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'We are flattening the curve': N.S. reports only 1 new case of COVID-19 for second day in a row
HALIFAX -- Nova Scotians may be flattening the curve of COVID-19, but the premier and the province’s top doctor said it’s still too early to ease restrictions, and is urging them to remain vigilant.
For the second day in a row, Nova Scotia reported only one new case of COVID-19 on Tuesday.
“As our testing continues we are flattening the curve when it comes to COVID and seeing the number of positives go down,” said McNeil during a news conference in Halifax Tuesday afternoon.
“We need to continue to work to make sure that we flatten this curve so that we can move back to … somewhat of a normal life, so I ask you to continue to do the great work that you’ve been doing over the last number of weeks.”
Dr. Robert Strang, Nova Scotia’s chief medical officer of health, said it’s a positive sign that the province is seeing low numbers, but it’s too soon to consider easing restrictions.
“I want to caution everyone against reading too much into any single day or any few days,” said Strang. “We are in a long-term situation and need to have sustained changes before we can make definitive conclusions.”
Strang said Nova Scotia needs to see a trend of little to no cases for at least two weeks -- ideally 28 days -- before it can begin a recovery strategy.
He also said that the province will focus on community-based cases when developing its reopening plan, and that the situation at Halifax’s Northwood long-term care home will be considered separately.
864 people recovered
The QEII Health Sciences Centre's microbiology lab completed 427 tests on Monday.
To date, there have been 34,204 negative test results and 1,020 confirmed cases of COVID-19.
The province said Tuesday that 864 people have now recovered from the virus, which leaves 108 active cases.
Forty-eight Nova Scotians have died from COVID-19. Forty-two of those deaths have been at Northwood, which has seen the most significant outbreak in the province.
McNeil extended his condolences to the families of the two Northwood residents who have died since Friday.
“I want you to know how difficult this has been on our province to know that you are going through this and I want you to know that you are in my thoughts and the thoughts of all Nova Scotians,” said McNeil.
Confusion around the numbers
There has been confusion surrounding the number of recoveries being reported by the province, when compared to the numbers of recoveries and active cases at Northwood.
On Tuesday, the province reported that 864 people had recovered from the virus. When accounting for the 48 deaths, this leaves 108 active cases in the province.
However, in the same news release, the province reported that Northwood has 157 residents and eight staff members with active cases of COVID-19, for a total of 165 active cases at that facility alone.
Strang addressed the discrepancy during Tuesday’s news conference, explaining that the data from long-term care homes comes from a different data source than the one used by public health, and is on a different timeline.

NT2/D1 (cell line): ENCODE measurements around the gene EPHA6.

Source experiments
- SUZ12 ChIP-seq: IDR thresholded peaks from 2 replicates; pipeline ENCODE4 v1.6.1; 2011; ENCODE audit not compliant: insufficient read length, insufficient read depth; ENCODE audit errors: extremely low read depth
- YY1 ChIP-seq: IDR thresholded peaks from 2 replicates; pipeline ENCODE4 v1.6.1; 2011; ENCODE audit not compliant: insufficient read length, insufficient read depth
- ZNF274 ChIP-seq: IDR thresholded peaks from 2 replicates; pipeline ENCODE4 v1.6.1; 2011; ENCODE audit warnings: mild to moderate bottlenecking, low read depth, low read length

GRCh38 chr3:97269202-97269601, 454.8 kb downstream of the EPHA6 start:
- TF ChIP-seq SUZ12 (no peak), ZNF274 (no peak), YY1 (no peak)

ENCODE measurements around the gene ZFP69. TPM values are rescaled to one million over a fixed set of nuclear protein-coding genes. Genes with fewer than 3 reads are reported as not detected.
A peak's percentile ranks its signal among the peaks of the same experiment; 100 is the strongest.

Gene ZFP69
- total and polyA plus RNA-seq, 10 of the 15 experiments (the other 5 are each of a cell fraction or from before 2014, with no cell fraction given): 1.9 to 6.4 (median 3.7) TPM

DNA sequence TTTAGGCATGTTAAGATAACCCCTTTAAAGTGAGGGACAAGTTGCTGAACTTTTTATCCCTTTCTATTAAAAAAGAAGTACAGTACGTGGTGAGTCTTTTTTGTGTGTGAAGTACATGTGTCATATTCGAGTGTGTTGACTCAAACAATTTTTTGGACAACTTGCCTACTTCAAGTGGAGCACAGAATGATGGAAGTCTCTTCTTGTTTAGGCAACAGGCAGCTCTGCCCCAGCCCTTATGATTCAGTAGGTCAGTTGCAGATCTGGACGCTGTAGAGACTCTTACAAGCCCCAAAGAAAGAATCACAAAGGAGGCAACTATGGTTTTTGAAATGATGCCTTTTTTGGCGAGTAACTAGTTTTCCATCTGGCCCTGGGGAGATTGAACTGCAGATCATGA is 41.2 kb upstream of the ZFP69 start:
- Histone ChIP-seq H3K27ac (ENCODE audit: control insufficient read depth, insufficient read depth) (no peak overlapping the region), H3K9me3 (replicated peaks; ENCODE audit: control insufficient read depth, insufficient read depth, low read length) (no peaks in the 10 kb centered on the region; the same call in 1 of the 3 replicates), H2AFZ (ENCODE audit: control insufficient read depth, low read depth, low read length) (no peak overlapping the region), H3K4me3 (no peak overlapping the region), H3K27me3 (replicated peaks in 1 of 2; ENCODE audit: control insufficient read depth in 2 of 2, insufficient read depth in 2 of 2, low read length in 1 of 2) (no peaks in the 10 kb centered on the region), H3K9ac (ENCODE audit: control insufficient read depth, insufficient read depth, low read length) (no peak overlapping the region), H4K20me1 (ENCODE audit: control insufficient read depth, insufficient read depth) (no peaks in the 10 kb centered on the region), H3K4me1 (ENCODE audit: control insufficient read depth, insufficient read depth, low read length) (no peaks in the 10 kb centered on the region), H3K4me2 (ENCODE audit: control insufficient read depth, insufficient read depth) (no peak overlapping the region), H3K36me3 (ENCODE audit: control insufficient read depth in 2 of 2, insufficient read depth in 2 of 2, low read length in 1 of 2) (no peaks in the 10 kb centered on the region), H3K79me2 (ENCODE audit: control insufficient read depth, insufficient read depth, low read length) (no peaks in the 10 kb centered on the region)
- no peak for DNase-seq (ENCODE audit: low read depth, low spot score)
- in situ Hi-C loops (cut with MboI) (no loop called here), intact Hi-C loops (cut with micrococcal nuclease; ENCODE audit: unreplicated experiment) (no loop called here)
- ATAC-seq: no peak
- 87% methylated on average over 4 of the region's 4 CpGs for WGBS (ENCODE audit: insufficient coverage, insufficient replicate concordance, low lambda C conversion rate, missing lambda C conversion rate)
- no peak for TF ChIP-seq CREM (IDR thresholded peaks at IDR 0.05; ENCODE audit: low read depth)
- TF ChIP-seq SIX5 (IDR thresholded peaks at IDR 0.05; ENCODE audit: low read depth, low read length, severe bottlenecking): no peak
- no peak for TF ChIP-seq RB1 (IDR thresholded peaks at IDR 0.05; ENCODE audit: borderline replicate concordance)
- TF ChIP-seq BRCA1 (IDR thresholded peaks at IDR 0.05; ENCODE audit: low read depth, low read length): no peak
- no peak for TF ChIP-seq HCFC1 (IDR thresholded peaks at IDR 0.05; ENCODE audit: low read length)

“In the last 24 hours, public health has worked very hard to resolve a large number of cases and move them from the active category to the recovered category,” said Strang.
“That same work has not yet been able to be done specifically with that long-term care data source.”
Strang said work is underway to resolve the issue so that the two data systems become more consistent.
For now, Strang said the provincial numbers provide a more accurate snapshot of the province’s current state when it comes to COVID-19.
“If people are looking for the source of truth, the true number and the number of active cases is the provincial number, not the long-term care number, which lags behind,” he said.
Two other long-term care facilities in the province each have one active case of COVID-19 at this time, though the facilities have not been identified.
Latest case confirmed in central zone
Nova Scotia’s confirmed cases range in age from under 10 to over 90.
Nine people are currently in hospital. Four of those patients are in intensive care units.
The latest case, announced Tuesday, was confirmed in the Nova Scotia Health Authority's central zone. The central zone contains the Halifax Regional Municipality and has seen the largest number of cases in the province.
The western, northern and eastern zones are reporting no additional cases at this time.
- Western zone: 54 cases
- Central zone: 871 cases
- Northern zone: 44 cases
- Eastern zone: 51 cases
Public health is working to identify and test people who may have come in close contact with the confirmed cases.
Symptoms and self-isolation
Anyone who tests positive for COVID-19 is required to self-isolate at home, away from the public, for 14 days.
Anyone who travels outside Nova Scotia must also self-isolate for two weeks.
Nova Scotians who experience two or more of the following symptoms should take an online questionnaire to determine if they should call 811 for further assessment:
- New or worsening cough
- Sore throat
- Runny nose
Students can collect belongings from schools
Nova Scotia schools will remain closed for the remainder of the school year, but students will soon be able to gather any personal belongings they may have left behind.
Strang said, beginning the week of May 25, a single student or a family member can access their local school and collect their belongings.
“Access to schools will be by appointment to ensure that we can respect the public health principles of social distancing and limited numbers,” said Strang.
School officials will be in touch with students and families to provide more details on how to make an appointment to access a school.
Schools have been closed since March break to curb the spread of COVID-19. The school year will officially end on June 5, with students continuing their education at home until then.